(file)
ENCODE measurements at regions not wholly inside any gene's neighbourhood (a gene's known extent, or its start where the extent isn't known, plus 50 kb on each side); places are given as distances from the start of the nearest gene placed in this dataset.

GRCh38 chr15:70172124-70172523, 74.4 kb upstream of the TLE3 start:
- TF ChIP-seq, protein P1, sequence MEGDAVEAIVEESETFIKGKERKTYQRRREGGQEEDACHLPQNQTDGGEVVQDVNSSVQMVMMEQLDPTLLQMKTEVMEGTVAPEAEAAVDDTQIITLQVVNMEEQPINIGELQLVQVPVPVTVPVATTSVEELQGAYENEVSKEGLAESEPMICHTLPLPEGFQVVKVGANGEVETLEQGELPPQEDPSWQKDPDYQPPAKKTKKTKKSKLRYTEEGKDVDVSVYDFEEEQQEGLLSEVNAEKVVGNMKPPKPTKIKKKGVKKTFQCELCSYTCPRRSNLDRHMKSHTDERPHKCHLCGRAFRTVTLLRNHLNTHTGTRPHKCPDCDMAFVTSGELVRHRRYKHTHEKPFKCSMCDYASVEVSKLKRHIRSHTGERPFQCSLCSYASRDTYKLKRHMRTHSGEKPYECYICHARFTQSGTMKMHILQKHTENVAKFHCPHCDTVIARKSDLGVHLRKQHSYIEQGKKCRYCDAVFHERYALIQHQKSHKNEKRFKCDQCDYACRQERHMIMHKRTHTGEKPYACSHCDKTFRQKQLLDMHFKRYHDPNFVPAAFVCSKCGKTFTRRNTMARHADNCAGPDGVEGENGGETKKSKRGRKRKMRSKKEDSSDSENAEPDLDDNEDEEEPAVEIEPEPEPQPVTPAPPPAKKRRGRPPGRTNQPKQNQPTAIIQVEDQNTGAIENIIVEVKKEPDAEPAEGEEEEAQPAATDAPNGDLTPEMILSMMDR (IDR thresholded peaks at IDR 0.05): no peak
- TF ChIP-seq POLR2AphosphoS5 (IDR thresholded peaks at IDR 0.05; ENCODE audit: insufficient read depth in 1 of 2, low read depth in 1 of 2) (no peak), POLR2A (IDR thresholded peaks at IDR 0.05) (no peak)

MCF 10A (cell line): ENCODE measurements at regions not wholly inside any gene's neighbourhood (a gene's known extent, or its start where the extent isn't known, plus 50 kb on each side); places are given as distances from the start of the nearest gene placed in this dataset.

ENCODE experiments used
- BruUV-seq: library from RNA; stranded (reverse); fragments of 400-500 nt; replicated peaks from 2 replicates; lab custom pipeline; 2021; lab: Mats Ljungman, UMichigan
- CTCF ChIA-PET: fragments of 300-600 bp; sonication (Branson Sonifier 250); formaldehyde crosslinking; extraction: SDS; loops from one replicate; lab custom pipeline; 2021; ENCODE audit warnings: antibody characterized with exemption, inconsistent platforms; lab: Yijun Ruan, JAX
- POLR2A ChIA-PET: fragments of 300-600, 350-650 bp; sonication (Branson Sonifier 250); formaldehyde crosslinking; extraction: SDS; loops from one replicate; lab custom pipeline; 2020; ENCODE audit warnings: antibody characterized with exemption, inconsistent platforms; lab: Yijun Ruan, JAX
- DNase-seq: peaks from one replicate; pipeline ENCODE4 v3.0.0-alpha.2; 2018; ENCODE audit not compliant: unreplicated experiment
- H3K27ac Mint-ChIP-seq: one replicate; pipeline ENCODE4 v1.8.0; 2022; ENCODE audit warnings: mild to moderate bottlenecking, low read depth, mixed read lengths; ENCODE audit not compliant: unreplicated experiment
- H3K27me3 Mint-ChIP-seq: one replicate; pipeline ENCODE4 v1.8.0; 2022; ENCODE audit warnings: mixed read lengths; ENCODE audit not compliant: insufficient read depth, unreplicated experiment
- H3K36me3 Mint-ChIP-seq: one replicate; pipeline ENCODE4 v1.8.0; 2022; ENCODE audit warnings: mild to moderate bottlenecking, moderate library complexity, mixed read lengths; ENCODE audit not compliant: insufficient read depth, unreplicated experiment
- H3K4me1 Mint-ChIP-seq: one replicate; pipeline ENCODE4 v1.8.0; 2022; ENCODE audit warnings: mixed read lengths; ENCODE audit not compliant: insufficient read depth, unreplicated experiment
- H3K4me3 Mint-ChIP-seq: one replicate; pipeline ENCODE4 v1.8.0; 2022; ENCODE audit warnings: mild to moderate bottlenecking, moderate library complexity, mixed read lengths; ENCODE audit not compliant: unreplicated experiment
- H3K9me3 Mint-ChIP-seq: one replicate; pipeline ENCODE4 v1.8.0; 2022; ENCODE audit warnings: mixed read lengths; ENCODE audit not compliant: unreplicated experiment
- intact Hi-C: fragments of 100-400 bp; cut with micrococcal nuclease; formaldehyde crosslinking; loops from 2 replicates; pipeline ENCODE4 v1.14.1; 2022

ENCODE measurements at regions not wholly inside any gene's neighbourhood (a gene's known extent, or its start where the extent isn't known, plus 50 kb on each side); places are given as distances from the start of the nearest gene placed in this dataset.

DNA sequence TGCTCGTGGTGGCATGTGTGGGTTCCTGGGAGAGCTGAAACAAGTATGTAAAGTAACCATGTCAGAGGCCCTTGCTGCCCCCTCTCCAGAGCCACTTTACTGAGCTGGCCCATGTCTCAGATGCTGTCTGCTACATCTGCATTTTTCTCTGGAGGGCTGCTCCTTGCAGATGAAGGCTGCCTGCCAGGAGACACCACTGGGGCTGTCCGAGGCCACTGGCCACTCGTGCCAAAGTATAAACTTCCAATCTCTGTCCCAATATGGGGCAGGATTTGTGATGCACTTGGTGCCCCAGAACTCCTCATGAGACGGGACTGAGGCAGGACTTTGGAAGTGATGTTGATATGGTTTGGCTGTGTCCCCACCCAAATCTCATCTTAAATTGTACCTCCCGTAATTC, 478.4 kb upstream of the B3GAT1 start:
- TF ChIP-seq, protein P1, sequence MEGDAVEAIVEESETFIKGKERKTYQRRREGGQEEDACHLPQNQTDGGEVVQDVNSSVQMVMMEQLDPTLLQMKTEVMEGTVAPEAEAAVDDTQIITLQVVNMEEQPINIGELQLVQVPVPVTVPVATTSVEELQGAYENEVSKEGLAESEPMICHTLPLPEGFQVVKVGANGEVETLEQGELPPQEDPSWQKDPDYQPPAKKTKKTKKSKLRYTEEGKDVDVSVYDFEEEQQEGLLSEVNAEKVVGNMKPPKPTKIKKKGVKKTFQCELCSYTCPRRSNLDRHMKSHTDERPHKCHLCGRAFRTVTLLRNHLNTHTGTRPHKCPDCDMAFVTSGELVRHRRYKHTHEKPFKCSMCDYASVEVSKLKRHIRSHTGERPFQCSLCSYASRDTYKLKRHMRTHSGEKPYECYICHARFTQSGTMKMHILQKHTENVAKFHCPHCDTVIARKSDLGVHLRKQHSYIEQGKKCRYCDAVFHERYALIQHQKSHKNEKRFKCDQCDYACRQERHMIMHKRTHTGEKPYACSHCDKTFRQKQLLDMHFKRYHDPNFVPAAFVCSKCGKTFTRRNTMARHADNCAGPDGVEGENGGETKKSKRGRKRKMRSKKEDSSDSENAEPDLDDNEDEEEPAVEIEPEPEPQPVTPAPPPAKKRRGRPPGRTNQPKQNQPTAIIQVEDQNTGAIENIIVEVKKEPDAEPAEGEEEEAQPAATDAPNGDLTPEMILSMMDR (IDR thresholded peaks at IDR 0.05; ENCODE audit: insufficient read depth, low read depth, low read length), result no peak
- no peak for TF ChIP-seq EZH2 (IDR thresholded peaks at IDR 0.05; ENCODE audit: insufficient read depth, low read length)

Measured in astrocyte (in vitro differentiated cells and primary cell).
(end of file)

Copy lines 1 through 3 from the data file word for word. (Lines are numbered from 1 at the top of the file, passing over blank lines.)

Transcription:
ENCODE measurements at regions not wholly inside any gene's neighbourhood (a gene's known extent, or its start where the extent isn't known, plus 50 kb on each side); places are given as distances from the start of the nearest gene placed in this dataset.

GRCh38 chr15:70172124-70172523, 74.4 kb upstream of the TLE3 start:
- TF ChIP-seq, protein P1, sequence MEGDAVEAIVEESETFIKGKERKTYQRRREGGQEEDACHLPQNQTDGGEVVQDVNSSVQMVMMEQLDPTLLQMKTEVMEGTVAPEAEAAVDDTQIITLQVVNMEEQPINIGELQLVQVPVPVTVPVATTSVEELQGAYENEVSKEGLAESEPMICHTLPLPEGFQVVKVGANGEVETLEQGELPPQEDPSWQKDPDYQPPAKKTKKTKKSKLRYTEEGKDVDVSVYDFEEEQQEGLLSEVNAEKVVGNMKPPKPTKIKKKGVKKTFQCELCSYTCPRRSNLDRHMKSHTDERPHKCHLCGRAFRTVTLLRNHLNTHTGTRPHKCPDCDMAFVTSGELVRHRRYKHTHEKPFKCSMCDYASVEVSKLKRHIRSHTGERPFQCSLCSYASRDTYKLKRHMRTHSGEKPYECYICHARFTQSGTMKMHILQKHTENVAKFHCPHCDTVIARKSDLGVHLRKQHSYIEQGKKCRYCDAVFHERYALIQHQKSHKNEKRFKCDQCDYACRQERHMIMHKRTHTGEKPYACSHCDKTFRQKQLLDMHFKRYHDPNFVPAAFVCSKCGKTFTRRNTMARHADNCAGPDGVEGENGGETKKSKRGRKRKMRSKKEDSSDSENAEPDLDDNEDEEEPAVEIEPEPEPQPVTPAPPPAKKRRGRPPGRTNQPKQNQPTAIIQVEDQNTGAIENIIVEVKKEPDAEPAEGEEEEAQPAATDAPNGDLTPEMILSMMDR (IDR thresholded peaks at IDR 0.05): no peak